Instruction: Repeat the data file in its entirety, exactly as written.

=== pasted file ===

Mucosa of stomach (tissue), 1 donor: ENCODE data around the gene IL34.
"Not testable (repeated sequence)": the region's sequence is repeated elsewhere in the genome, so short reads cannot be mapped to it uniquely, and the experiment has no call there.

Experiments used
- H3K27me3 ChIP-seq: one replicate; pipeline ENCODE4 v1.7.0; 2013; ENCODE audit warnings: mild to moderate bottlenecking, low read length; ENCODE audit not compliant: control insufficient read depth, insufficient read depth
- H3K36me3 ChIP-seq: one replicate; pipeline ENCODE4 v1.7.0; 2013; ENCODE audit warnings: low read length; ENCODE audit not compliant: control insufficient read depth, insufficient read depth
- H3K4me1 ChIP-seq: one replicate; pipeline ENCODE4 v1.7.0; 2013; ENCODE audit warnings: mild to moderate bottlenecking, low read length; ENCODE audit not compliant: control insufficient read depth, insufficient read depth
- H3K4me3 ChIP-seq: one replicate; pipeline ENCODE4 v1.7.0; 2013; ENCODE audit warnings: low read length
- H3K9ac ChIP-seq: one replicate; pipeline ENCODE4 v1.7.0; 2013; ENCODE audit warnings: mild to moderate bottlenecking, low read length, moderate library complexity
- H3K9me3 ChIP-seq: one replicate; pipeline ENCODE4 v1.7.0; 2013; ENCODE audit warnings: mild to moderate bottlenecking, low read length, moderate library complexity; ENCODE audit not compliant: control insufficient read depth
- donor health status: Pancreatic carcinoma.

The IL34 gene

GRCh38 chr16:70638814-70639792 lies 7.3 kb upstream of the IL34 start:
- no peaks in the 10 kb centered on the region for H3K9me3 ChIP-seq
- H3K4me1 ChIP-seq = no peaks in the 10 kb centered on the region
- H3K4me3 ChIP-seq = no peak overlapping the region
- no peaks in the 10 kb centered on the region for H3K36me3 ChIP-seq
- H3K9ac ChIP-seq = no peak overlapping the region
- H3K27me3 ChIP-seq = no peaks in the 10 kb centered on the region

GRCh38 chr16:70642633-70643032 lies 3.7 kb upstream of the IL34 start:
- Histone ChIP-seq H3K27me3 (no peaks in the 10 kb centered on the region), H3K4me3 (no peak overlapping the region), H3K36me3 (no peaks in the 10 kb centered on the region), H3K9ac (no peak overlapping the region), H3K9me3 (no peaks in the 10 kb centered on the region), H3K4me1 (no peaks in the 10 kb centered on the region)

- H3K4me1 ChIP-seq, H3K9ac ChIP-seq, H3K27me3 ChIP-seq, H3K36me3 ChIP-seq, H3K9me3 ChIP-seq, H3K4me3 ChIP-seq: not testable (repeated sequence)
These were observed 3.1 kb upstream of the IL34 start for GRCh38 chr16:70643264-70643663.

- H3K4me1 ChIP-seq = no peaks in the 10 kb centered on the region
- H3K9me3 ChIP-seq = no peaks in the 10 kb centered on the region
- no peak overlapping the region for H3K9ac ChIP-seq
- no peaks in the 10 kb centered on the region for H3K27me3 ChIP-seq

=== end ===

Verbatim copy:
Mucosa of stomach (tissue), 1 donor: ENCODE data around the gene IL34.
"Not testable (repeated sequence)": the region's sequence is repeated elsewhere in the genome, so short reads cannot be mapped to it uniquely, and the experiment has no call there.

Experiments used
- H3K27me3 ChIP-seq: one replicate; pipeline ENCODE4 v1.7.0; 2013; ENCODE audit warnings: mild to moderate bottlenecking, low read length; ENCODE audit not compliant: control insufficient read depth, insufficient read depth
- H3K36me3 ChIP-seq: one replicate; pipeline ENCODE4 v1.7.0; 2013; ENCODE audit warnings: low read length; ENCODE audit not compliant: control insufficient read depth, insufficient read depth
- H3K4me1 ChIP-seq: one replicate; pipeline ENCODE4 v1.7.0; 2013; ENCODE audit warnings: mild to moderate bottlenecking, low read length; ENCODE audit not compliant: control insufficient read depth, insufficient read depth
- H3K4me3 ChIP-seq: one replicate; pipeline ENCODE4 v1.7.0; 2013; ENCODE audit warnings: low read length
- H3K9ac ChIP-seq: one replicate; pipeline ENCODE4 v1.7.0; 2013; ENCODE audit warnings: mild to moderate bottlenecking, low read length, moderate library complexity
- H3K9me3 ChIP-seq: one replicate; pipeline ENCODE4 v1.7.0; 2013; ENCODE audit warnings: mild to moderate bottlenecking, low read length, moderate library complexity; ENCODE audit not compliant: control insufficient read depth
- donor health status: Pancreatic carcinoma.

The IL34 gene

GRCh38 chr16:70638814-70639792 lies 7.3 kb upstream of the IL34 start:
- no peaks in the 10 kb centered on the region for H3K9me3 ChIP-seq
- H3K4me1 ChIP-seq = no peaks in the 10 kb centered on the region
- H3K4me3 ChIP-seq = no peak overlapping the region
- no peaks in the 10 kb centered on the region for H3K36me3 ChIP-seq
- H3K9ac ChIP-seq = no peak overlapping the region
- H3K27me3 ChIP-seq = no peaks in the 10 kb centered on the region

GRCh38 chr16:70642633-70643032 lies 3.7 kb upstream of the IL34 start:
- Histone ChIP-seq H3K27me3 (no peaks in the 10 kb centered on the region), H3K4me3 (no peak overlapping the region), H3K36me3 (no peaks in the 10 kb centered on the region), H3K9ac (no peak overlapping the region), H3K9me3 (no peaks in the 10 kb centered on the region), H3K4me1 (no peaks in the 10 kb centered on the region)

- H3K4me1 ChIP-seq, H3K9ac ChIP-seq, H3K27me3 ChIP-seq, H3K36me3 ChIP-seq, H3K9me3 ChIP-seq, H3K4me3 ChIP-seq: not testable (repeated sequence)
These were observed 3.1 kb upstream of the IL34 start for GRCh38 chr16:70643264-70643663.

- H3K4me1 ChIP-seq = no peaks in the 10 kb centered on the region
- H3K9me3 ChIP-seq = no peaks in the 10 kb centered on the region
- no peak overlapping the region for H3K9ac ChIP-seq
- no peaks in the 10 kb centered on the region for H3K27me3 ChIP-seq